Model group: Using 12 balls and 17 springs, connect to make a 3 ball X 4 ball mat. This model should be in one plane (i.e. flat on the table). Trace this model onto sheets of paper on table. If possible, color the drawing to match the model colors. If you don't have colored balls, simply number the paper tracings 1-12. Partner one then places each of her hands on the edges of the model (as is done in the clay group) and pushes (applies force) towards the center of the model. Each hand should only move about two centimeters towards center. Partner two then traces the new ball position over the original drawing and labels the colors or numbers accordingly. After tracing, partner one applies additional force (approximately another two centimeters towards center) and another tracing is taken. If possible, repeat these steps with additional force.

Upon completion, have partners explain steps and procedures to small group. Compare and contrast clay model forces with ball-spring model forces. Have students complete the analysis questions and write a conclusion.

**Lab Analysis:**1. Draw a Venn diagram comparing/ contrasting the two models

2. What happened as force was applied to the clay model? To the ball-spring model?

3. Describe the difference between the forces applied to each. (Think: What size is each model representing?)

Conclusion: Summarize how the forces you applied to each model relate to the way tectonic forces affect rock layers. Be sure to include synclines, anticlines and compression.

This activity is adapted from "Oh, The Pressure!" by Daniel Bugenhagen, Yutan Jr-Sr High, Yutan, Nebraska. This lab is published in Holt, Reinhart, Winston Earth Science, 2005.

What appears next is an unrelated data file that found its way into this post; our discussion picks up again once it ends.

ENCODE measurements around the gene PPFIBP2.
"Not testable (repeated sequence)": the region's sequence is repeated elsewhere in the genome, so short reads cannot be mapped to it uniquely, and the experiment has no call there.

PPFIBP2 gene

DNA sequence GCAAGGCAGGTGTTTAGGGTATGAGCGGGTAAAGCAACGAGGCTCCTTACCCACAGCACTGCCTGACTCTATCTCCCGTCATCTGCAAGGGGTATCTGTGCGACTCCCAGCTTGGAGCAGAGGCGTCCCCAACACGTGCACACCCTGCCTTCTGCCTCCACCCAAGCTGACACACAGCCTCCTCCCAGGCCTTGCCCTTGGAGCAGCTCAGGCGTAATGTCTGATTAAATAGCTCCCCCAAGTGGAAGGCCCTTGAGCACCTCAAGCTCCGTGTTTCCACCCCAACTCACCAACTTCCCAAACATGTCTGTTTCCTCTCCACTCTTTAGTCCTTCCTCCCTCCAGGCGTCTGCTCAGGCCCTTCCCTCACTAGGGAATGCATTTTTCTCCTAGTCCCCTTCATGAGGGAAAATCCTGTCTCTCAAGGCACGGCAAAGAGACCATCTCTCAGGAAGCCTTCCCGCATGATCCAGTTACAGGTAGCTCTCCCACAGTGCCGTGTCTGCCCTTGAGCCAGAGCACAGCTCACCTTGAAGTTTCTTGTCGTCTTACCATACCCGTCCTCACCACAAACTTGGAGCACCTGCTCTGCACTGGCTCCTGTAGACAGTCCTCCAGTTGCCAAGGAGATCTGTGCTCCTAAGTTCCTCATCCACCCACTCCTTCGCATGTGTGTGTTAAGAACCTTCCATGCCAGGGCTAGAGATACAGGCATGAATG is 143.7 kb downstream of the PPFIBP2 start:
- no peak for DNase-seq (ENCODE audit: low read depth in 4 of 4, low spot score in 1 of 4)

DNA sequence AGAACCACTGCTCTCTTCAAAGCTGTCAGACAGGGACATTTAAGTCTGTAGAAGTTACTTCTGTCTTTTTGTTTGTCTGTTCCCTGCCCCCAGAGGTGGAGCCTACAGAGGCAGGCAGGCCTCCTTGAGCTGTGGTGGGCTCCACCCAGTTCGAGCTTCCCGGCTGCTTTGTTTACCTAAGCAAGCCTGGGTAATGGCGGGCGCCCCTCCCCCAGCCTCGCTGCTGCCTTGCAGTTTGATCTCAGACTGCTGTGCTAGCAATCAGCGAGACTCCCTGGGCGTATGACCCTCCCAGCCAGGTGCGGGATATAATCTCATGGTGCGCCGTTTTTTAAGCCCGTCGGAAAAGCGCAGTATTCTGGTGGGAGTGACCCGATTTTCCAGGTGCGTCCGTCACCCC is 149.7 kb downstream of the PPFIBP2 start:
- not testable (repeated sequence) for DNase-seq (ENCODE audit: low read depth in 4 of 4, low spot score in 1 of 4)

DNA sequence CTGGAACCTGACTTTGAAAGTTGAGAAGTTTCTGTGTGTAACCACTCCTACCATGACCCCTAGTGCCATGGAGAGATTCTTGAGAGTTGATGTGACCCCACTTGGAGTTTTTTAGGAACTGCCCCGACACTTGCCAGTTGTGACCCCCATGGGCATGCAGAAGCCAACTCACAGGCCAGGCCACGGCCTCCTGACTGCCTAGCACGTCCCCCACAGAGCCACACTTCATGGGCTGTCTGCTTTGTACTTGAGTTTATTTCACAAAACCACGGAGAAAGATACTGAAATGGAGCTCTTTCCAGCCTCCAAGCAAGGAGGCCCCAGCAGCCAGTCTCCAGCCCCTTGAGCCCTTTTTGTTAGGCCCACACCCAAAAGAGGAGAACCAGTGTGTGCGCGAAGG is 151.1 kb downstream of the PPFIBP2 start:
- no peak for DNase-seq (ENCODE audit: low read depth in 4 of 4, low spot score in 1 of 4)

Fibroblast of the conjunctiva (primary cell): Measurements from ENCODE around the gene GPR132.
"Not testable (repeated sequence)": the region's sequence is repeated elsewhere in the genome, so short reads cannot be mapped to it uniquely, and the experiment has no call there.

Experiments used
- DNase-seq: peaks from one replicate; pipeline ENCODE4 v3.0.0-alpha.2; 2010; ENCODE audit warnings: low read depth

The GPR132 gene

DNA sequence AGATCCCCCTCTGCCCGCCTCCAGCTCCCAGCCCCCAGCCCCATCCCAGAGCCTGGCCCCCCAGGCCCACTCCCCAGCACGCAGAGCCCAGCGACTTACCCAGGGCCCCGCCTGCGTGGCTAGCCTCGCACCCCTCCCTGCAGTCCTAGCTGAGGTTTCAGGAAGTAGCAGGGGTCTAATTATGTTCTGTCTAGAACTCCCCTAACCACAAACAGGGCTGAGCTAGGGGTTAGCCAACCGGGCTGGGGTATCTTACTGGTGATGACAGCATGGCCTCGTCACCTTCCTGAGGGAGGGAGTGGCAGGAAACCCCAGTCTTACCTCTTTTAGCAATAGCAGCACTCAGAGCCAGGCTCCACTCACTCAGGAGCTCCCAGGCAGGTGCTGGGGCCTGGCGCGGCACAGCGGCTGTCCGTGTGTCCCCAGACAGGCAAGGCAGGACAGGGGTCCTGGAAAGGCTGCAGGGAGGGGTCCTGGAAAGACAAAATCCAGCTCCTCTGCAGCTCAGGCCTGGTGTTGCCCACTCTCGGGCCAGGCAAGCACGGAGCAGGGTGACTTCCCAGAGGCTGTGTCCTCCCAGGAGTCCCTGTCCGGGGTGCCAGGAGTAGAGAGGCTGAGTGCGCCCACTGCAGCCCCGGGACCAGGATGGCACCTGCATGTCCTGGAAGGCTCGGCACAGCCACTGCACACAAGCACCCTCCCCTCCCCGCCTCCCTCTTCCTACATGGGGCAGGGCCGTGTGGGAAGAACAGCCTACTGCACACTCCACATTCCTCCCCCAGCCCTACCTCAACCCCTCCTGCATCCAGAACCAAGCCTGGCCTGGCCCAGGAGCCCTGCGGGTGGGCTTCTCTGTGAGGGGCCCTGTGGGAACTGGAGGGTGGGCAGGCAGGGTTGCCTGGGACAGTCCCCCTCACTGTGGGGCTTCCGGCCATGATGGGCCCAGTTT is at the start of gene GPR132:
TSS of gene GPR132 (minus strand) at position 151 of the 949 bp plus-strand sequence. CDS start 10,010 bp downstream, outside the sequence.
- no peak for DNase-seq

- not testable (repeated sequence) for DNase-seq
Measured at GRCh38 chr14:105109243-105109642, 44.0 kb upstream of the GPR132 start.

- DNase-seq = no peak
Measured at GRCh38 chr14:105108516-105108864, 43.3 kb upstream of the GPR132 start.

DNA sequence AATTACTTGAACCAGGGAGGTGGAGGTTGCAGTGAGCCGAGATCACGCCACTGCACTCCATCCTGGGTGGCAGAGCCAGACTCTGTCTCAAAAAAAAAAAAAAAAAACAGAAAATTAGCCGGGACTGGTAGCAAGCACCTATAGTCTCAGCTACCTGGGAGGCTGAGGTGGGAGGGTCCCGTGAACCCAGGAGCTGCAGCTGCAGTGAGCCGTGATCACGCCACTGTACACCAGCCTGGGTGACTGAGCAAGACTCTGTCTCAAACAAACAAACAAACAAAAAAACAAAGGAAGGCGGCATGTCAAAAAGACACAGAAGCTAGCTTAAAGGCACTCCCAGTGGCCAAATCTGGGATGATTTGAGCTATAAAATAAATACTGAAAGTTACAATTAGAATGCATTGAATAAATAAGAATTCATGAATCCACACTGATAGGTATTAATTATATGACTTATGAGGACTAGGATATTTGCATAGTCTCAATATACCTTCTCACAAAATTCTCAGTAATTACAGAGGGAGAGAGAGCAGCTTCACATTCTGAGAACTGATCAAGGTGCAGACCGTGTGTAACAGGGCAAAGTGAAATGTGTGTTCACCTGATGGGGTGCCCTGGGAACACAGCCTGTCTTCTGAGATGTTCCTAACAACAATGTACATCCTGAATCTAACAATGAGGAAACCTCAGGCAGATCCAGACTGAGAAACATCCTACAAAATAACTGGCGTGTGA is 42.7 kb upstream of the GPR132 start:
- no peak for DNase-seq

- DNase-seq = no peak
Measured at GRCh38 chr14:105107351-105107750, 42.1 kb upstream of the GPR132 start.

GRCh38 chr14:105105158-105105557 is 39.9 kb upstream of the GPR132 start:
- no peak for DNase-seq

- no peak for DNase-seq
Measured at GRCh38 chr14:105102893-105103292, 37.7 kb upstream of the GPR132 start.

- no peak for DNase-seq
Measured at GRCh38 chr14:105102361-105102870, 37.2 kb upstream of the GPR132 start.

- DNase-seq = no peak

## Teaching Notes and Tips

I have used the clay model activity ("Oh, The Pressure!") with students and it continues with a procedure for students to model faults and observe hanging walls and footwalls. After taking a Physics course recently, I thought it would be an appropriate place to review Newton's Laws, since my eighth graders haven't had any Physics for two years. If you have time, however, the fault portion of the lab is easy (www.HoltReinhartWinston.com). I have not yet done this activity with ball-spring models, but I think a review of free body diagrams- for both instructor and students- is a good idea. The ball-spring models represent one point on Earth's surface, and should help students visualize how all points move together to produce synclines and anticlines.

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**your**modifications and improvements to this activity through the Community Contribution Tool »## Assessment

Student work to be handed in will include lab questions and answers, including a Venn diagram, and a summarizing conclusion. Students will be evaluated individually on lab write-ups and final chapter written assessments. Group discussion will allow for topics to be clarified.

## Standards

9.II.E.1-2 Forces of Nature